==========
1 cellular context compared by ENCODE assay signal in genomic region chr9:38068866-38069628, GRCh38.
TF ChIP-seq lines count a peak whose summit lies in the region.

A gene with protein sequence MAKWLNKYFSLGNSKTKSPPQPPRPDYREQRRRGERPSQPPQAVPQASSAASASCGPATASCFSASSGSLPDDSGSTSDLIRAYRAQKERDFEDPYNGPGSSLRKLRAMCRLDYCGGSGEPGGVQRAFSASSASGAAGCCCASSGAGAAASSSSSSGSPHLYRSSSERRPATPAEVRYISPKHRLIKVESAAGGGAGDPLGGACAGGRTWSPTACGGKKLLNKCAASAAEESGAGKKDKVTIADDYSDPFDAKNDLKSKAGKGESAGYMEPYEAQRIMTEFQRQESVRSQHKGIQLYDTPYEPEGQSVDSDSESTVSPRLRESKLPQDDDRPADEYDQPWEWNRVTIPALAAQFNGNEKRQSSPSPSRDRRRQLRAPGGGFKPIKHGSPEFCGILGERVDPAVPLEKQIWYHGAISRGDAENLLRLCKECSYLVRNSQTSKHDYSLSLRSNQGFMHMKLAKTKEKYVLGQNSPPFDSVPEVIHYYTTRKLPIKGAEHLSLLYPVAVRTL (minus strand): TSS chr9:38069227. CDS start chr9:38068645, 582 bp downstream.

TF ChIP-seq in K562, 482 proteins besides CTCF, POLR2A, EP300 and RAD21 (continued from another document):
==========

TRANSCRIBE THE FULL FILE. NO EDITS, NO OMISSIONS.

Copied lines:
1 cellular context compared by ENCODE assay signal in genomic region chr9:38068866-38069628, GRCh38.
TF ChIP-seq lines count a peak whose summit lies in the region.

A gene with protein sequence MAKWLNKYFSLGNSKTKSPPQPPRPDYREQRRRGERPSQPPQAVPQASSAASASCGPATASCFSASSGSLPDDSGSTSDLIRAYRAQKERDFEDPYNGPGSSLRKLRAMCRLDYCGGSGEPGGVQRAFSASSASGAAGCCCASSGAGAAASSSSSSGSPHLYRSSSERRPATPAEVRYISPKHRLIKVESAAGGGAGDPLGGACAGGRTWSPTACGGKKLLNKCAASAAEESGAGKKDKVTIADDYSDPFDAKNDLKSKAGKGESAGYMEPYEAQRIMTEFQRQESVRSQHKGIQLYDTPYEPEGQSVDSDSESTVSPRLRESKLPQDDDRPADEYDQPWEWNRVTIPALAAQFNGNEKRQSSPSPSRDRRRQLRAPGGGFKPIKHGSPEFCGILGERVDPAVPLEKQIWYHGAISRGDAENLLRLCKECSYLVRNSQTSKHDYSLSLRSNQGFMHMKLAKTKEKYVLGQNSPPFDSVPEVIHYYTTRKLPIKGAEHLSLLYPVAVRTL (minus strand): TSS chr9:38069227. CDS start chr9:38068645, 582 bp downstream.

TF ChIP-seq in K562, 482 proteins besides CTCF, POLR2A, EP300 and RAD21 (continued from another document):